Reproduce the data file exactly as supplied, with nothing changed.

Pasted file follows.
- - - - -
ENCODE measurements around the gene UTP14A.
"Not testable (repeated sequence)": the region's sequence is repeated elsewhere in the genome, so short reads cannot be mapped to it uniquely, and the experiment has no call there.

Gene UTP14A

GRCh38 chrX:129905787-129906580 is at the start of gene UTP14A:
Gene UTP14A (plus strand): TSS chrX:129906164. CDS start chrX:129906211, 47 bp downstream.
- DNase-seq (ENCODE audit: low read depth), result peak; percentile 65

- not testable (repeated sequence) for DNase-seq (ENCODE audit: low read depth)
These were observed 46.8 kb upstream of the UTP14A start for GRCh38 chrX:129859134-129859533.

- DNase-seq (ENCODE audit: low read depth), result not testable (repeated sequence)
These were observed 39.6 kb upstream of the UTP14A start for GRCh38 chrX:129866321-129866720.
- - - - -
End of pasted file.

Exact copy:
ENCODE measurements around the gene UTP14A.
"Not testable (repeated sequence)": the region's sequence is repeated elsewhere in the genome, so short reads cannot be mapped to it uniquely, and the experiment has no call there.

Gene UTP14A

GRCh38 chrX:129905787-129906580 is at the start of gene UTP14A:
Gene UTP14A (plus strand): TSS chrX:129906164. CDS start chrX:129906211, 47 bp downstream.
- DNase-seq (ENCODE audit: low read depth), result peak; percentile 65

- not testable (repeated sequence) for DNase-seq (ENCODE audit: low read depth)
These were observed 46.8 kb upstream of the UTP14A start for GRCh38 chrX:129859134-129859533.

- DNase-seq (ENCODE audit: low read depth), result not testable (repeated sequence)
These were observed 39.6 kb upstream of the UTP14A start for GRCh38 chrX:129866321-129866720.